City-county building: Cofinancing could be employed, expert says
With an estimated $4.5 million to $4.6 million cost for what is proposed as the first city-county building in Adams County history, paying for it is a major matter.
At a two and a half hour special meeting of the Adams County commissioners on Tuesday to unveil the plans, and the reasons for such plans, Todd Samuelson of H.J. Umbaugh and Associates, an accounting firm in Plymouth, reported on how financing might operate.
He told an audience of some 45 people that an interlocal agreement between the county and City of Decatur could be employed to set cofinancing that would allow each side to pay for its share of the building separately.
Property taxes are primarily the way projects are paid for, he said, and the county has an $8.8 million limit on its bonding authority, which is well above the possible $2.1 million cost of the county's part of a new building. The city's share has been estimated at $2.5 million.
Samuelson said he used $5.5 million as the cost estimate and also used a five percent interest rate, two percent higher than at present.
He said that, based on the current assessed valuation of all taxable property in Adams County, a $5.5 million project at five percent interest would involve repaying $440,000 per year over 20 years, which comes to three cents more per $100 of assessed valuation.
For a house worth $100,000, said Samuelson, the owner would pay $9.25 more per year.
Decatur has a different tax base, but he said a $100,000 homeowner would pay five cents per $100 of assessed valuation, which would be $15 per year.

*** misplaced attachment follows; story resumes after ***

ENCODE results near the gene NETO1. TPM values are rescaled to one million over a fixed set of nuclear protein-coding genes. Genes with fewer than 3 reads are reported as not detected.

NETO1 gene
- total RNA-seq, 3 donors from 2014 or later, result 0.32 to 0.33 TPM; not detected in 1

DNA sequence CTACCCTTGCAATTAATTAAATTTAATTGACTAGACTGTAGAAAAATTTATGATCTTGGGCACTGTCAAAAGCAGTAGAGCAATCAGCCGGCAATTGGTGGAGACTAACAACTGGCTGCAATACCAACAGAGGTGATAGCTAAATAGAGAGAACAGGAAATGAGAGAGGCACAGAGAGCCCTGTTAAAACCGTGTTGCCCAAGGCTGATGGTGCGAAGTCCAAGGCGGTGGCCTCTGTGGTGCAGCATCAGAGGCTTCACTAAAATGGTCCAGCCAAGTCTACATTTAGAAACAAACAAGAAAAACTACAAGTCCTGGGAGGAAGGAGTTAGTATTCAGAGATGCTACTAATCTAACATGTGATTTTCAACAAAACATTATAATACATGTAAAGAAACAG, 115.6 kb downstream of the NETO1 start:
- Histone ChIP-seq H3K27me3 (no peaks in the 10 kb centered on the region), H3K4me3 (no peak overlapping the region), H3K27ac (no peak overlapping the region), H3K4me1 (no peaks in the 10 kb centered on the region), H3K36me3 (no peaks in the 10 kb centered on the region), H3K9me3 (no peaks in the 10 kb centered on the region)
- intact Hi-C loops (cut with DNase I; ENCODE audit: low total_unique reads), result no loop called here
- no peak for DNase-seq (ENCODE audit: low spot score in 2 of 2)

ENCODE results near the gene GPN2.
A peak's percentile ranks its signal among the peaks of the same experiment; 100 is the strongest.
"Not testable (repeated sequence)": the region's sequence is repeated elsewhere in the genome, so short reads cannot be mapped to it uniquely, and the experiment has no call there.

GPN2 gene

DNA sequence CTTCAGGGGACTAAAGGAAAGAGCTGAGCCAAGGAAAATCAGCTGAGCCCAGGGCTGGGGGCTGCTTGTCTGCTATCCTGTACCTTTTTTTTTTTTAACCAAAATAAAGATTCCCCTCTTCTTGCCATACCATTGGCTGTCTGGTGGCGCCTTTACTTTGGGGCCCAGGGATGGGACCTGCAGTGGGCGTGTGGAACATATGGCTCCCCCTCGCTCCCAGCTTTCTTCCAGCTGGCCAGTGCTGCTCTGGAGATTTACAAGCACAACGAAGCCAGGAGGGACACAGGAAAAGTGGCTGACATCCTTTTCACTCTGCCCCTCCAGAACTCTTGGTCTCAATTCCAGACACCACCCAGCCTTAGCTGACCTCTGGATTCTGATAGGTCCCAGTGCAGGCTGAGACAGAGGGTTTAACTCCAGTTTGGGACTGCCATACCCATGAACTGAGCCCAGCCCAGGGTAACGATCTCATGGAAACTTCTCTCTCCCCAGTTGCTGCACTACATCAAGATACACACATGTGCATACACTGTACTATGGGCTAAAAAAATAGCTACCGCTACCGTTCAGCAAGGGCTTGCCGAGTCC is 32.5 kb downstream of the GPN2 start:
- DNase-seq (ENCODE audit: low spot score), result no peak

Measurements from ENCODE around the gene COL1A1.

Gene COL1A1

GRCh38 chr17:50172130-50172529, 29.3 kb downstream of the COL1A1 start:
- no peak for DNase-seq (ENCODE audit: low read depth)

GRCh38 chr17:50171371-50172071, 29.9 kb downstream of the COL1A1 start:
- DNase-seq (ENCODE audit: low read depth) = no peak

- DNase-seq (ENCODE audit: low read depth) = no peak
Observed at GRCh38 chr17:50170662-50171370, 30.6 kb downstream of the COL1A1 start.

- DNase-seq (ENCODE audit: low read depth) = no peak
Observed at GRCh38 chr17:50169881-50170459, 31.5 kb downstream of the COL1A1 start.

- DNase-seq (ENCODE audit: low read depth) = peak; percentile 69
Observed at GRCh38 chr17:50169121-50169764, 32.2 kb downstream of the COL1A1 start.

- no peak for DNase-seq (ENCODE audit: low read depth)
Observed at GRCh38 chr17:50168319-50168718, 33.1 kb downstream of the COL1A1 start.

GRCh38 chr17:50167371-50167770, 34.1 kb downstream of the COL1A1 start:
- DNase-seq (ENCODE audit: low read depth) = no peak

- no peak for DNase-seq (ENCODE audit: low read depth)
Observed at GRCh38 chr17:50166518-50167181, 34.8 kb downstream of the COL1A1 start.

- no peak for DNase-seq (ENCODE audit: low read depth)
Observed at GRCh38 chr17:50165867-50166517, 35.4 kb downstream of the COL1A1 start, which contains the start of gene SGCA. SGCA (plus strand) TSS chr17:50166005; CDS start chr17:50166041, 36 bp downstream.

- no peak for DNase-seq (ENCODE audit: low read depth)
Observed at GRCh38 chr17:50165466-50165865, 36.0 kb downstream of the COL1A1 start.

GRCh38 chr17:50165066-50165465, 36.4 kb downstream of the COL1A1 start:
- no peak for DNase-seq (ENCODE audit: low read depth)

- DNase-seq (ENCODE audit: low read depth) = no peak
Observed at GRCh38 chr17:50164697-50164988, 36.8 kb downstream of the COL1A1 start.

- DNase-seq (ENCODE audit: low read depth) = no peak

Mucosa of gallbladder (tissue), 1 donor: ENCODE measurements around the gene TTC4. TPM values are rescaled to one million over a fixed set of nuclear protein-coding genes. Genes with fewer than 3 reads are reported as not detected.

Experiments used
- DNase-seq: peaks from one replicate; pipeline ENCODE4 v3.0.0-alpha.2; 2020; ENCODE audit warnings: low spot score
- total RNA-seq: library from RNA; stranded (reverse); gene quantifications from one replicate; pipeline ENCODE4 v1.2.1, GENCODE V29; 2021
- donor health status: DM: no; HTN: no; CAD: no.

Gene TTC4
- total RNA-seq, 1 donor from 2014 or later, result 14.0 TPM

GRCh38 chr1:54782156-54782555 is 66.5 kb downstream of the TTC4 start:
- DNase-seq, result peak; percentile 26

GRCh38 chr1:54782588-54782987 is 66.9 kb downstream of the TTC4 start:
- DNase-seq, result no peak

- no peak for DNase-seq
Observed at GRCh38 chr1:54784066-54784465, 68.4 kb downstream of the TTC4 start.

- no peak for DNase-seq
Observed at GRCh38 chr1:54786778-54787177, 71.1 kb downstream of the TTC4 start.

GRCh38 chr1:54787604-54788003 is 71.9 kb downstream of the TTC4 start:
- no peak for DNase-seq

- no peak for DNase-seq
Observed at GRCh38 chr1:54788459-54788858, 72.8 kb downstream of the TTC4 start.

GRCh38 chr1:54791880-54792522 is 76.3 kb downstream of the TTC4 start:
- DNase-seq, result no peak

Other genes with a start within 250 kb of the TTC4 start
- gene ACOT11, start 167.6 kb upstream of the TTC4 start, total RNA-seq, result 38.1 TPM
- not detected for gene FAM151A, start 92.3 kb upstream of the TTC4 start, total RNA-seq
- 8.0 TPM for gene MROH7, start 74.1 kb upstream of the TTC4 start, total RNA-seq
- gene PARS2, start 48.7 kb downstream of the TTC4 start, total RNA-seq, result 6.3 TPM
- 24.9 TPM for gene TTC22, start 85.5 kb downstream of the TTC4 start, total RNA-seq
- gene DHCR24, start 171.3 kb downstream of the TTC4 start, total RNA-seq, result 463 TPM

A city resident would also pay county taxes, as Adams County Auditor Bill Borne noted, so the total would be $24.25 annually per homeowner with a $100,000 house.
A 10-year repayment plan, said Samuelson, would pay the project off more quickly and allow the county to be ready sooner to take on construction and payment for a new jail.
Under a 10-year plan, he stated, the payments would be $680,000 per year, which would be five cents per $100 of assessed valuation, meaning $14 per year for a person owning a $100,000 home in the county and eight cents per $100 of assessed valuation ($22 per year) for a person owning a $100,000 house in Decatur.
Samuelson said the entire state must now contend with tax caps, also called circuit breakers, under a 2009 law that says no homeowner can be forced to pay more than one percent of a home's assessed value in taxes in any one year. On a $100,000 house, said Samuelson, the cap is $1,000, so once the owner reaches that level, he or she pays no more.
Samuelson said he was told by Borne that Adams County last year lost $200,000 in property tax revenue due to the tax cap system.
Overall, reported Samuelson, the financial impact would be "not overly dramatic," with "some increases" in taxes.
He noted that no referendum is allowed in regard to this project, but there could be a remonstrance filed by those opposed to the idea. "The time is never right for some taxpayers," he stated.
In regard to the jail, Samuelson said income taxes and property taxes have been used in the past five to 10 years around Indiana when jails have been erected.
Commissioner Doug Bauman said he has heard that only 50 percent of the public pays taxes and pointed out that public officials do not want to "overburden the taxpayers."
Samuelson mentioned that "grants are drying up fast," although Adams County Attorney Mark Burry said the county would seek whatever grants might be available.
Commissioner Kim Fruechte suggested using a "food and beverage tax," which Samuelson called "a fairly unusual way" to finance a public building.
Fruechte also said it might make better sense to leave the police department out of the city-county building so the police could be housed in a new jail site.